November 18, 2011 — Most of us have had an occasional cold sore, but some people get the painful, unsightly sores over and over again. These cold sores, which tend to appear on or around the lips, are caused by herpes simplex virus type 1 (HSV-1).
Exactly why they occur more frequently in some people was not known, but now new research suggests some of us may have a genetic predisposition to frequent, severe cold sores.
The study is published in the Journal of Infectious Disease.
If the new findings are validated in other groups of people and researchers can zero in on exactly how a gene increases cold sore risk, new treatments won't be far behind, says study researcher John D. Kriesel, MD. He is an infectious disease specialist at the University of Utah School of Medicine in Salt Lake City.
Cold Sore Gene
Kriesel and colleagues narrowed down their search to one specific gene called C21orf91, which the researchers also call the cold sore susceptibility gene 1.
But "genes only account for 21% of susceptibility to cold sores, the rest of the risk is environmental," Kriesel says. Outbreak triggers may include sun, wind, trauma, or stress.
As of now, many people who get frequent cold sores are treated with antiviral medication that targets HSV-1. These can be taken to prevent an outbreak or to shorten an existing one. Oral antiviral medications include acyclovir (Zovirax), famciclovir (Famvir), and valacyclovir (Valtrex).
"This research may help us predict who is vulnerable to getting cold sores frequently. And the hope is that it will lead directly to new therapies," says infectious disease specialist Bruce Hirsch, MD.
"Anywhere from 50% to 100% of us have this virus and only a third get cold sores frequently. That is intriguing," he says. Hirsch is an attending physician at North Shore University Hospital in Manhasset, N.Y.
Keeping Cold Sores at Bay
"If we can identify a gene that can be modulated, it could go a long way to help these folks," says Richard J. Whitley, MD. He is a professor of pediatrics, microbiology, medicine, and neurosurgery at the University of Alabama at Birmingham.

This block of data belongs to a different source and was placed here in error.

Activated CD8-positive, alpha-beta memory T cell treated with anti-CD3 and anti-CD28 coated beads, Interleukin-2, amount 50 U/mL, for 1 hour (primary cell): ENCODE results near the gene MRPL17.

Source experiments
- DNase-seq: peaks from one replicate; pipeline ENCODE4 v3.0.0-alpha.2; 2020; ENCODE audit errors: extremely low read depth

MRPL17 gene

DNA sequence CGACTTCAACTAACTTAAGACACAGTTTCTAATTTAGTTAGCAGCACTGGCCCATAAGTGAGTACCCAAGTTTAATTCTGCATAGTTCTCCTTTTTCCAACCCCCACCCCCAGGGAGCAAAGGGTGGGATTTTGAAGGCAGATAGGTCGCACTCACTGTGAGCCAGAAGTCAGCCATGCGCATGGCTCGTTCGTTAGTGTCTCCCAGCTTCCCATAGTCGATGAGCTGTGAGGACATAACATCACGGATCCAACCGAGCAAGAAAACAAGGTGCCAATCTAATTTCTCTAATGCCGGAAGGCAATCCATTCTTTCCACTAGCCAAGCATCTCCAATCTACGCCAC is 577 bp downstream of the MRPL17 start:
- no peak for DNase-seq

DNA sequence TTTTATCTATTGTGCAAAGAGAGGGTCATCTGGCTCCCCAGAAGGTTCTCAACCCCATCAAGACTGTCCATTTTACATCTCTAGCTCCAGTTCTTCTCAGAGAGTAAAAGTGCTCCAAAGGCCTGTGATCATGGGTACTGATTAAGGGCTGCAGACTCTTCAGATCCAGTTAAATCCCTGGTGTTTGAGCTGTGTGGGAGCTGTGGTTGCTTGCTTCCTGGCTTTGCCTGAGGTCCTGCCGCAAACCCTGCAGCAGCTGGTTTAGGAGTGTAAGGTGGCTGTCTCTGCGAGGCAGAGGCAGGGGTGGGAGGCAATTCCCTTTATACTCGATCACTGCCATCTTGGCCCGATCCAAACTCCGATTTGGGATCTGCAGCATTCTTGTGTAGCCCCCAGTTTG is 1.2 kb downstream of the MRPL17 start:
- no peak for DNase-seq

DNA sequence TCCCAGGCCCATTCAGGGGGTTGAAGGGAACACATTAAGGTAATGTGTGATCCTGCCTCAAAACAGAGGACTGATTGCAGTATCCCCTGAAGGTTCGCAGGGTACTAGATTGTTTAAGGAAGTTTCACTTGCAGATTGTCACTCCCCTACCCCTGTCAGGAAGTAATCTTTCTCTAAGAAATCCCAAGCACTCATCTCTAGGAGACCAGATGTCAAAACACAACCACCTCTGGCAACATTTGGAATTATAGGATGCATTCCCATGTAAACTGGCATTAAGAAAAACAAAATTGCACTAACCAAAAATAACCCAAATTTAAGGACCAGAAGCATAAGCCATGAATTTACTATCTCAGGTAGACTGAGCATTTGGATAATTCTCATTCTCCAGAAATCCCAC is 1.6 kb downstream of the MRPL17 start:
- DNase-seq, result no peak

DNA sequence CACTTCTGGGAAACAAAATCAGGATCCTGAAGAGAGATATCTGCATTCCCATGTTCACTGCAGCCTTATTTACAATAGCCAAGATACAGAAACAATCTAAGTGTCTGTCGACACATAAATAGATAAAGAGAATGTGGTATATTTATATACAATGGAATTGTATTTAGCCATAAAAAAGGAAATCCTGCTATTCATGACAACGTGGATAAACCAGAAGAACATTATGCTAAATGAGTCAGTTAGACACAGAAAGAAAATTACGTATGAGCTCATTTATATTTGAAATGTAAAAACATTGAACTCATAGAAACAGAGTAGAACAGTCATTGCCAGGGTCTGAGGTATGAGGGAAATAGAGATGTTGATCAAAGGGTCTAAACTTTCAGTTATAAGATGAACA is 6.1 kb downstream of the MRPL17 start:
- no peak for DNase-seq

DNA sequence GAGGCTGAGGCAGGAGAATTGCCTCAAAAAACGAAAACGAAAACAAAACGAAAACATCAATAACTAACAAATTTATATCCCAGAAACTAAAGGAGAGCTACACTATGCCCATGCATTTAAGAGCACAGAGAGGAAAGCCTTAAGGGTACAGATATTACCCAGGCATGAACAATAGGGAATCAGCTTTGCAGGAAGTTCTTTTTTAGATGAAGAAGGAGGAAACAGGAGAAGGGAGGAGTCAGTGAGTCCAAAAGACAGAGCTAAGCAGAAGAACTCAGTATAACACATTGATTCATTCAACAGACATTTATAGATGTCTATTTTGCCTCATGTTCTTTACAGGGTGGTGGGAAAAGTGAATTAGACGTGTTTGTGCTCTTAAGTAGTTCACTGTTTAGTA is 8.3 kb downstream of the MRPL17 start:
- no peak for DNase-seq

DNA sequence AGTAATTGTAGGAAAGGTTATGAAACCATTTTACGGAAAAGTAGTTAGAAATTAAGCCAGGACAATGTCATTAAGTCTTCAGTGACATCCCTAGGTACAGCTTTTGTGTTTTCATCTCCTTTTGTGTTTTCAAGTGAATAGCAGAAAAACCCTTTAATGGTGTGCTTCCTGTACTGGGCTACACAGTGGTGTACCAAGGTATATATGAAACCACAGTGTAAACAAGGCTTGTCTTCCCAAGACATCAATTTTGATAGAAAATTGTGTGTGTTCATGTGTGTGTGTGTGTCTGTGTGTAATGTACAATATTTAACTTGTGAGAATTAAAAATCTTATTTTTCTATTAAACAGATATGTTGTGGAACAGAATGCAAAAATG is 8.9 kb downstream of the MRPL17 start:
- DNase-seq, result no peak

Until new drugs are available, a little prevention goes a long way for people at risk of cold sores, he says.
"If you are out in the sun, put zinc oxide on the border where your lip and the skin of your face meet," Whitley says. Cold sores often develop along this area, which is called the vermilion border.
Dermatologist Michele Green, MD, looks forward to the day when there are new treatments she can offer people with frequent, severe cold sores. She works at Lenox Hill Hospital in New York City, and sees quite a few people who fit this bill.
"It can be really debilitating," she says. "Avoiding triggers such as sun and wind can also help prevent an outbreak."
John D. Kriesel, MD, infectious disease specialist, University of Utah School of Medicine, Salt Lake City, Utah.
Bruce Hirsch, MD, infectious disease specialist, North Shore University Hospital, Manhasset, N.Y.
Richard J. Whitley, MD, professor of pediatrics, microbiology, medicine and neurosurgery, University of Alabama, Birmingham.
Michele Green, MD, dermatologist, Lenox Hill Hospital, New York City.
Kriesel, J.D. Journal of Infectious Diseases, 2011.